At the end of these 58 attempts you will end up with 2 or 3 (at most) valid private key candidates, and just need to check these 3 keys, to see which one belongs to your address.

The Reddit user /u/dooglus/ (not me) pointed out exactly this in the first place in his comment on your post and he also added a snippet of Python code which does exactly I've described above.

Don't trust anybody, don't hand out your key to any stranger!

Now take your time, learn what the Python script below does (don't trust me or any strangers) and when you feel safe, copy the Python snippet from /u/dooglus/'s comment, save it in a text-file named complete-wif.py on a safe computer. After that take the computer offline and run the Python script by typing this into a commandline:

python3 complete-wif.py L...-your-private-key-goes-here...yhub

and it will print 2 or 3 completed WIF private keys in less than 1 second.


For reference, I appended the Python script but it's not my work, all credits go to /u/dooglus/. I just can confirm that it does what I described above (but ask others to confirm this and try it with other private keys before you trust it with your real private key):

#!/usr/bin/env python3

import base58, sys

partial = sys.argv[1]

if len(partial) != 45:
    print("partial key should be 45 characters")

results = {}
for c in '123456789ABCDEFGHJKLMNPQRSTUVWXYZabcdefghijkmnopqrstuvwxyz':
    wif = base58.b58encode_check(base58.b58decode(partial + c*7)[:33] + b'\x01').decode('ascii')
    if wif[:45] == partial: results[wif] = True

for k in results.keys(): print(k)
  • Thank you very much, I will try this method
    – gabalex
    Sep 11, 2020 at 16:35
  • Thanks for crediting me as you did. This whole question was only recently brought to my attention. Dec 25, 2020 at 4:38
  • @chris-moore: of course, credit where credit is due. It was your work. You are welcome! :-) Feb 4, 2021 at 18:42

It has to be brute forced. There are a couple of ways but basically it is replacing each character by base-58 chars and checking the key.
The amount of time that process takes depends on the number of characters missing and slightly on whether the key is compressed or uncompressed and a little on your luck.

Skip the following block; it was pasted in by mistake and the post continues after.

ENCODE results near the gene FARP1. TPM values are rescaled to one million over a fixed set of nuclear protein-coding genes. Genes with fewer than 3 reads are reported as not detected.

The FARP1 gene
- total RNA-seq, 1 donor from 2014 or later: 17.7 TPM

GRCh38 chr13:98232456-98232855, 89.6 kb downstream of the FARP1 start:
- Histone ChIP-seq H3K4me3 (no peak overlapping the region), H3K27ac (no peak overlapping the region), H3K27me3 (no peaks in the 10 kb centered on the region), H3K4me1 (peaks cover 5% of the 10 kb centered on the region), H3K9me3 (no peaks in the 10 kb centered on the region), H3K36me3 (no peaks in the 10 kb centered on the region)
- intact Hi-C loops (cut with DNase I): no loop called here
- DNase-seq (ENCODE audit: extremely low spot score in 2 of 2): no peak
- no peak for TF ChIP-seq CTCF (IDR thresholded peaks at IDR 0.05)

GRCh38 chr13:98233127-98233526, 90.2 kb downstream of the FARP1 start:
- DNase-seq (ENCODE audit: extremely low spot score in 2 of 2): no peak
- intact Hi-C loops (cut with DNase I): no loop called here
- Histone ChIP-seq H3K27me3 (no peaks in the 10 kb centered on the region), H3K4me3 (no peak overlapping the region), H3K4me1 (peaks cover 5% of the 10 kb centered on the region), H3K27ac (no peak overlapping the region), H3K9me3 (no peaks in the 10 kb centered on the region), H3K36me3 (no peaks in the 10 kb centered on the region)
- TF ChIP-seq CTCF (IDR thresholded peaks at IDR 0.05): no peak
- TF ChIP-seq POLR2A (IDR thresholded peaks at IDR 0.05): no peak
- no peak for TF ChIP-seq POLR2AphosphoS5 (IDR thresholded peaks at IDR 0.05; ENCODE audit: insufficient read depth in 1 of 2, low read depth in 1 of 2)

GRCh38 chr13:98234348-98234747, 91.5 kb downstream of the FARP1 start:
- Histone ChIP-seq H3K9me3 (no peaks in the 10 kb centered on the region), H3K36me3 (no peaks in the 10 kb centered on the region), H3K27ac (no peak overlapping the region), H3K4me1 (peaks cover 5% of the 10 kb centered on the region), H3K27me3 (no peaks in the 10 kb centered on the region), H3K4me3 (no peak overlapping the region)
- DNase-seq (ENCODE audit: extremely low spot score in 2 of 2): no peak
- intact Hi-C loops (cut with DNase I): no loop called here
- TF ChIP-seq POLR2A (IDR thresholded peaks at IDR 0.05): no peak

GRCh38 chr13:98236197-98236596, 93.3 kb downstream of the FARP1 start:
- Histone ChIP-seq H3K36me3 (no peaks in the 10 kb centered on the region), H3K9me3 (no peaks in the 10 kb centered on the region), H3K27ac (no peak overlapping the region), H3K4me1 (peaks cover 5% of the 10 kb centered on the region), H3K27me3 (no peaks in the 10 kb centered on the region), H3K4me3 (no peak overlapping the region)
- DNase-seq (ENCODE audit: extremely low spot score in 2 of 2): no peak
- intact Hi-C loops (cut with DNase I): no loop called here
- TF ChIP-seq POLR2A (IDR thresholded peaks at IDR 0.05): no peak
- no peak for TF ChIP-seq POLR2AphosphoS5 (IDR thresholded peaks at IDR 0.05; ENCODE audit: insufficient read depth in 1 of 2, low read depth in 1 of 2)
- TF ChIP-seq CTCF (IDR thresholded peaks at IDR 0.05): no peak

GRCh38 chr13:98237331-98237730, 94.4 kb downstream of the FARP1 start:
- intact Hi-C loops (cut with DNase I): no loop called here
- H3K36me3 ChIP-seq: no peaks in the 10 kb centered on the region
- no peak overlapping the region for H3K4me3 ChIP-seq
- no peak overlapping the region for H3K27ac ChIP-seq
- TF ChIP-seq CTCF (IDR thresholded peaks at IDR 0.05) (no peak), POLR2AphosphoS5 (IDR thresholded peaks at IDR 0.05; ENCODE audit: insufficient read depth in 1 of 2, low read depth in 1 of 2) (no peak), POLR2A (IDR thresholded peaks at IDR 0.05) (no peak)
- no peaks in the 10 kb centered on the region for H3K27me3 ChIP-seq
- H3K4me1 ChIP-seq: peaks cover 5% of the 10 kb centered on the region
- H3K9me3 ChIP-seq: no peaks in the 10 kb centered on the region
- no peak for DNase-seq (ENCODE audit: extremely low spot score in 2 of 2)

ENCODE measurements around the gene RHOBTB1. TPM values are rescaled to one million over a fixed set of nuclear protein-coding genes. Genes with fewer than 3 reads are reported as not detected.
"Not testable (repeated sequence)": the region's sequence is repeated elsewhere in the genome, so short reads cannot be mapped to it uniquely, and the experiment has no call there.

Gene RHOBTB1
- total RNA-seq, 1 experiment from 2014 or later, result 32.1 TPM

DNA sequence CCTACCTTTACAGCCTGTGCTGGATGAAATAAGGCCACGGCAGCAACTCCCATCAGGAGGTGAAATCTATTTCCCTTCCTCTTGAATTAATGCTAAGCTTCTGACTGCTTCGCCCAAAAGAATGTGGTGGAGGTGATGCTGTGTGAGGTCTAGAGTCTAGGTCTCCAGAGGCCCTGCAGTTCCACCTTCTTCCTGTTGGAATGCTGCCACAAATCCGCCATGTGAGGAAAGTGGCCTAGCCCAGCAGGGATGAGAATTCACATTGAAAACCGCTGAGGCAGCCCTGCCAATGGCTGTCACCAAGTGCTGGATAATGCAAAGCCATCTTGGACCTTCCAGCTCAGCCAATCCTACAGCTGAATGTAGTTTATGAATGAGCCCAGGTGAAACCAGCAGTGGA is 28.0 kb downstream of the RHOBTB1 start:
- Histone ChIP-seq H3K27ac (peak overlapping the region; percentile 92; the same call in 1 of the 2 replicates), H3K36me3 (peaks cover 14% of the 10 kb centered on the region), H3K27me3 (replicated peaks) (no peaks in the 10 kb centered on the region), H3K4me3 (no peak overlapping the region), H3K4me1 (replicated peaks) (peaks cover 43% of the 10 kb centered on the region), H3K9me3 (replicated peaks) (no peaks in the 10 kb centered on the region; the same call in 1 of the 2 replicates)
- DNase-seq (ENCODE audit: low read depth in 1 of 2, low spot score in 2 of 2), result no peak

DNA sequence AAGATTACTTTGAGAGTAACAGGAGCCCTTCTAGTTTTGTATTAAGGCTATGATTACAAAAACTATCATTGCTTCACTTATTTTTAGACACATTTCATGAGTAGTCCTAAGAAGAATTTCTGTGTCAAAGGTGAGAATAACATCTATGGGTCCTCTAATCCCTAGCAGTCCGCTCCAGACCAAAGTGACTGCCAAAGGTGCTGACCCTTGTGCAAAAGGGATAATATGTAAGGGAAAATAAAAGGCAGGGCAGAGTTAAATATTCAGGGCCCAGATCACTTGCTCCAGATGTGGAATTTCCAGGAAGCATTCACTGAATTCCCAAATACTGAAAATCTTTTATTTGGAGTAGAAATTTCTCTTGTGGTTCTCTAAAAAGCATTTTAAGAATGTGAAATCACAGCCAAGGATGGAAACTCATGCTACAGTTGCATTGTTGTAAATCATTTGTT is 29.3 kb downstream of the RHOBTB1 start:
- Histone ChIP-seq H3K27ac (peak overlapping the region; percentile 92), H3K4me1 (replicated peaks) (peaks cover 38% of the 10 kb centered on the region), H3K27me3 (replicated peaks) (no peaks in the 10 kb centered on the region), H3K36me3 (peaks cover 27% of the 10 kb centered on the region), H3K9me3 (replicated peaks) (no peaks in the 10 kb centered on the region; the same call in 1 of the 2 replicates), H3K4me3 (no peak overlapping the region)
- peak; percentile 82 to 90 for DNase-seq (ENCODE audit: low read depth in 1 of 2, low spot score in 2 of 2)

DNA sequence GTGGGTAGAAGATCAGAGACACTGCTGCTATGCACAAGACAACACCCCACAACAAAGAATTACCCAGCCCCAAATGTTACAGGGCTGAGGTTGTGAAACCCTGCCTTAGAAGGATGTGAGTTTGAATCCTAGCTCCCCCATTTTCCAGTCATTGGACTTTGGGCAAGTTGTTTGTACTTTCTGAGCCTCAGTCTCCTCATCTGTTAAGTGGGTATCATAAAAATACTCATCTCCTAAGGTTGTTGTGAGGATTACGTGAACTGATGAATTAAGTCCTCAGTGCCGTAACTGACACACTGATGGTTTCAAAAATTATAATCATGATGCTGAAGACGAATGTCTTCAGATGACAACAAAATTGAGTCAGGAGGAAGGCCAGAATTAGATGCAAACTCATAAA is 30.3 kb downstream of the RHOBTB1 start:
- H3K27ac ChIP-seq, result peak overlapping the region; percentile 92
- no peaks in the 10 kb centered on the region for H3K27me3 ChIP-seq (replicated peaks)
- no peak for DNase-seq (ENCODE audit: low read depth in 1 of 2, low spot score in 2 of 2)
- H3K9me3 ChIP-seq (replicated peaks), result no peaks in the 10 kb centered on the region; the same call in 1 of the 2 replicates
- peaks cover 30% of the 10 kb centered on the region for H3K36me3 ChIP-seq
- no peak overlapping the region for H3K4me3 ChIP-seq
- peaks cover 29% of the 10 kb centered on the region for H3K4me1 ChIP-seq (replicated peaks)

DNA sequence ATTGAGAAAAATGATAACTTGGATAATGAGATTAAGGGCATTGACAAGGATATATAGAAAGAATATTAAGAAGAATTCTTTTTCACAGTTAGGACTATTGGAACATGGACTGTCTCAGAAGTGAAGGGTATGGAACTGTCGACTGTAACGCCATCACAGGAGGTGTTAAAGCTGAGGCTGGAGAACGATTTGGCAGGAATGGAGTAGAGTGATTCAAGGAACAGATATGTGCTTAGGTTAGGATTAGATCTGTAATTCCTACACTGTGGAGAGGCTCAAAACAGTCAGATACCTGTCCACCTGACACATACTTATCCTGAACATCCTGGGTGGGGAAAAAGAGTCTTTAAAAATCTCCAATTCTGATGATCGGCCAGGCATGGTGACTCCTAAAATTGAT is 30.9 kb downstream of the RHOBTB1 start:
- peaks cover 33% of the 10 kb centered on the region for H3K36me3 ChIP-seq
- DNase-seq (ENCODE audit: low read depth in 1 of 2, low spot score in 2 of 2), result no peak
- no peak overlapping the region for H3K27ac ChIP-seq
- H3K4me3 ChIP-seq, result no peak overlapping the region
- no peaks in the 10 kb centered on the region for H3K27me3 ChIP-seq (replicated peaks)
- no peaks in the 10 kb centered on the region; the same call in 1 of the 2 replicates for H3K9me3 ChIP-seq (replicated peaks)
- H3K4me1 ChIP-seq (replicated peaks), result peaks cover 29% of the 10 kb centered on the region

However if your key is compressed and is missing up to 11 characters or is uncompressed and is missing up to 9 characters from its end (which seems to be the case from your screenshot) it can be recovered within seconds.

Check out FinderOuter on GitHub. The Missing Base58 option handles your case. You'll have to enter the characters you already have and replace the missing ones with a special char like * then enter your address in second box and click Find.
Full disclosure: I'm the developer of The FinderOuter.
P.S. The released version (0.4.1) is old and doesn't have the optimization mentioned above, you'll have to compile the code yourself or wait for 0.5.0.
Edit: Version 0.5.0 released on 2020-09-17 and can recovery this special case with up to 11 missing chars from end.

  • Unfortunately, I don't understand programming. My laptop has windows 10.
    – gabalex
    Sep 10, 2020 at 8:45
  • 4
    @gabalex: If I offered you a quarter of a million dollars to spend a week or two learning programming, would you consider it? Sep 10, 2020 at 14:14
  • @RedGrittyBrick even if it took a year to learn enough to complete this task, thats still a great wage for the time spent.
    – chytrik
    Sep 10, 2020 at 22:00
  • Unfortunately, I don’t have the money and a quick fix would be good.
    – gabalex
    Sep 11, 2020 at 4:23
  • @gabalex You don't need to spend money to recover this wallet, you can learn all of those things on Youtube for free. Keep in mind that even if it takes a long time this is a lot of money, so it is worth it. Sep 11, 2020 at 15:36